Hunter Hart could’ve easily continued his family’s legacy at Oklahoma State University, but The University of Tulsa offered him something that OSU could not — a completely unique student population. Hart grew up only 20 minutes away from TU, and although he was hesitant to attend a university so close to home TU’s diversity appealed to him.
Hart was accepted into the TU Honors Program his freshman year, a refreshing perspective from the math and science courses he takes as a chemical engineering major. Honors students complete four courses over a two-year period: Greek history, the Enlightenment, history and philosophy of science, and contemporary or emerging issues.
“It opens my mind up and allows me to explore my spirituality and other philosophies I have,” he said.
Hart’s advisers are eager to help him excel through opportunities in the College of Engineering and Natural Sciences as well as the Honors Program. Hart wrote the essay “Philosophy, Spirituality and Academic Ambition” for submission to a conference in California under the suggestion of Honors Program Director Denise Dutton. He was accepted to the 60-student nationwide conference where he presented his essay and was one of only three students selected for publication in the Agora, a journal for scholarly undergraduate papers.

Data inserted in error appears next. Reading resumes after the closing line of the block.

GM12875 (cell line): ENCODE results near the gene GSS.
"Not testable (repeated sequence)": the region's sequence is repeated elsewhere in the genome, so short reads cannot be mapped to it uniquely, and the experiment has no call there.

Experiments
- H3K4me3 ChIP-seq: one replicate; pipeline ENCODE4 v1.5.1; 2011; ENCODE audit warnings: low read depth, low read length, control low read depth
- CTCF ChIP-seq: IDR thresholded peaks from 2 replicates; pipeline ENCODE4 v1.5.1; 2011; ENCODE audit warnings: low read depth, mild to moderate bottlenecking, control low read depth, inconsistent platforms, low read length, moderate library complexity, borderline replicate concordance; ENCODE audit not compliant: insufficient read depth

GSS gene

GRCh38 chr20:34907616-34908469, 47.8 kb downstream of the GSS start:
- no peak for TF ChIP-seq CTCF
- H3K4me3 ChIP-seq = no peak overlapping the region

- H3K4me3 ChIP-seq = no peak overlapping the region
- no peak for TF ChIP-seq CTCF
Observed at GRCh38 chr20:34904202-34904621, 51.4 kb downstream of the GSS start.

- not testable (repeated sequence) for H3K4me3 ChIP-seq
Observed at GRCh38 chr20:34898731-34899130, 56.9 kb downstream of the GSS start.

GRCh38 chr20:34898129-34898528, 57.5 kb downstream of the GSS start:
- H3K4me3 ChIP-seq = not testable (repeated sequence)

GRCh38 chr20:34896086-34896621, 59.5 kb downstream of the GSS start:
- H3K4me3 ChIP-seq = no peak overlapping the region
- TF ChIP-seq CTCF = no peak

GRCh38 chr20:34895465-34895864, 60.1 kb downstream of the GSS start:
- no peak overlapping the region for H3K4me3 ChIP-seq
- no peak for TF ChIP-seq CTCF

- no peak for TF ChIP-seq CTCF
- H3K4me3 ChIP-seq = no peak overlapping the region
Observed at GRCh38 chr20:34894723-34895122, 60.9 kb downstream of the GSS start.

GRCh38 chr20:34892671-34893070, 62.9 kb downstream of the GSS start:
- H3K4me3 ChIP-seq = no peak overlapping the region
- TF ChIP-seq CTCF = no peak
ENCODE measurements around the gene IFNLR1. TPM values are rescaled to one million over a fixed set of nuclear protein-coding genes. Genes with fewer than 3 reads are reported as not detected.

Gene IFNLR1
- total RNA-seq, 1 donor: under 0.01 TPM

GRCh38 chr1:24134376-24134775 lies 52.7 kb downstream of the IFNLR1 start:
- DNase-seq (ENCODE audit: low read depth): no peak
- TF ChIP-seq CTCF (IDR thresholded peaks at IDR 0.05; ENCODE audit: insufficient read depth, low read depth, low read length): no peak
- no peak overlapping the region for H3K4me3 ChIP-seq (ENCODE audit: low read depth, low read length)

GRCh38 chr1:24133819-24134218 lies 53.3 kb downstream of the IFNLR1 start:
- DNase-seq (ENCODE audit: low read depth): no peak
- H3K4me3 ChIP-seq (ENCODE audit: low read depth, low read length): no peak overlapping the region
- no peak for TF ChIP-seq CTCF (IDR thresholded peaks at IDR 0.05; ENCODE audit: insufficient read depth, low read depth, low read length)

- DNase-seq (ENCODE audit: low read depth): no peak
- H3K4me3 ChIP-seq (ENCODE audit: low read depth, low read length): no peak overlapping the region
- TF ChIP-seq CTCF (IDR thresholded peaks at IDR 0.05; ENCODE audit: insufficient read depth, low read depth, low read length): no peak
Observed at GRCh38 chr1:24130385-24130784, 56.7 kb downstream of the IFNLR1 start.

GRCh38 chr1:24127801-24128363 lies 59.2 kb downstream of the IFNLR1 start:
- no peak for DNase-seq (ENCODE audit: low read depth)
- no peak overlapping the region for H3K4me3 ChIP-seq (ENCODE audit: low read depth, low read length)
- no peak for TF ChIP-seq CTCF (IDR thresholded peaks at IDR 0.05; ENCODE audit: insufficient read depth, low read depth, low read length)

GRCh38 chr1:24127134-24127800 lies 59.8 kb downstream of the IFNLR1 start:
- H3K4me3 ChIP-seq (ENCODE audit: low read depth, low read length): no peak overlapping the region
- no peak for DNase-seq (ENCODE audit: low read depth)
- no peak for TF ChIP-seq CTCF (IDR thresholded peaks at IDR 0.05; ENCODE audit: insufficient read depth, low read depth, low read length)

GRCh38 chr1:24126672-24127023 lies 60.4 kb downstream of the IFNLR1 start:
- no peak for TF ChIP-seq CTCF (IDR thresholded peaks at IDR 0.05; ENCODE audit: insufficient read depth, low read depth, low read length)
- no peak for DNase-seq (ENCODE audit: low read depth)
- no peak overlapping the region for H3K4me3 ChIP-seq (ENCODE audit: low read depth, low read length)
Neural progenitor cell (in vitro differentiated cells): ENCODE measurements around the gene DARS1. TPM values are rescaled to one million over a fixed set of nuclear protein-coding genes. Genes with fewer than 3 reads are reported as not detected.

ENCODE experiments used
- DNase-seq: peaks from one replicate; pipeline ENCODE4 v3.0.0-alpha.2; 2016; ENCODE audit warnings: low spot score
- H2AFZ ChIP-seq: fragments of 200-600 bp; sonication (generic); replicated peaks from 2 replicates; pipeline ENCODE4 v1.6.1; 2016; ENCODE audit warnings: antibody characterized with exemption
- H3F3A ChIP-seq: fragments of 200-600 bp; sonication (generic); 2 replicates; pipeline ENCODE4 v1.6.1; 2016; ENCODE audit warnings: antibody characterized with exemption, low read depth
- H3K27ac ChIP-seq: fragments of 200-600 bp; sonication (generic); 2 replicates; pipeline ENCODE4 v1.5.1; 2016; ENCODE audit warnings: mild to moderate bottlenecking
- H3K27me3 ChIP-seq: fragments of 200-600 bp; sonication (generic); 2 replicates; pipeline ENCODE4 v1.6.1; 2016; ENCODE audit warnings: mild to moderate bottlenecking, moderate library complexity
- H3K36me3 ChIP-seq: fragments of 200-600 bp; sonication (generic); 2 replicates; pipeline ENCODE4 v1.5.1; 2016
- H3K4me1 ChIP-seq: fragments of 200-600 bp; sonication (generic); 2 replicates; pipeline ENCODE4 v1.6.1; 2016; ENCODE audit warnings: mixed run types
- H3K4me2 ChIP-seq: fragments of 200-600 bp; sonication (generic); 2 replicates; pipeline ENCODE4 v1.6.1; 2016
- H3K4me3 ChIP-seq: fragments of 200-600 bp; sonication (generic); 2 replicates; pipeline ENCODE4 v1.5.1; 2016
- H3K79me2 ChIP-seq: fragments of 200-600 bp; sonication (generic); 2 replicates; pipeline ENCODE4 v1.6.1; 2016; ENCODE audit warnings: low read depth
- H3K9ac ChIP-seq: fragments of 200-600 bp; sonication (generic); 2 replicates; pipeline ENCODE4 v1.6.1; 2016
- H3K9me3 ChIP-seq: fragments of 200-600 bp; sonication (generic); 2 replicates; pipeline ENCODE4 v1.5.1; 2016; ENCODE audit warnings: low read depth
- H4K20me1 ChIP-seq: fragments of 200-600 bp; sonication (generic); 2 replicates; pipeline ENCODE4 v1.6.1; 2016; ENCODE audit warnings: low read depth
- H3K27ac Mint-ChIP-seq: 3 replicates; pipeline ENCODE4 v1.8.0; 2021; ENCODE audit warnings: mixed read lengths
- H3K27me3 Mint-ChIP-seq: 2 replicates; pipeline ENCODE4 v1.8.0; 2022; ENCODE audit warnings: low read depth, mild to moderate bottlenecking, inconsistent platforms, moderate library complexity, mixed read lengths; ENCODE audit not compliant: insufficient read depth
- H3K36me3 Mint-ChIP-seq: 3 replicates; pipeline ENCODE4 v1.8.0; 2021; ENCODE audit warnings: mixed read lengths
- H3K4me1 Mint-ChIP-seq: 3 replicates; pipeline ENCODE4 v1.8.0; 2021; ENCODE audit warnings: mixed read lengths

Now a junior, Hart has completed the program and is developing his Honors plan, involving topics that further his education in a way chemical engineering cannot. He hopes to establish a career in the energy industry, but he also enjoys journalism. Hart has created a sports blog about Golden Hurricane athletics and he hopes to launch a podcast modeled after the This American Life public radio show. The program would feature stories of college students.
“I want to talk to students to know what they’re thinking and feeling,” he said.
Hart is exploring his career options in oil and gas through summer internships in human resources at Helmerich & Payne Inc. and on a drilling rig at Occidental Petroleum. He plans to use his TU education to continually develop as an employee and valuable asset to a company.
“I don’t want to be a stagnant worker, and I don’t want to be in a company that’s stagnant,” he said. “With my degree, I hope to bring a new way of thought and a new way of solving problems.”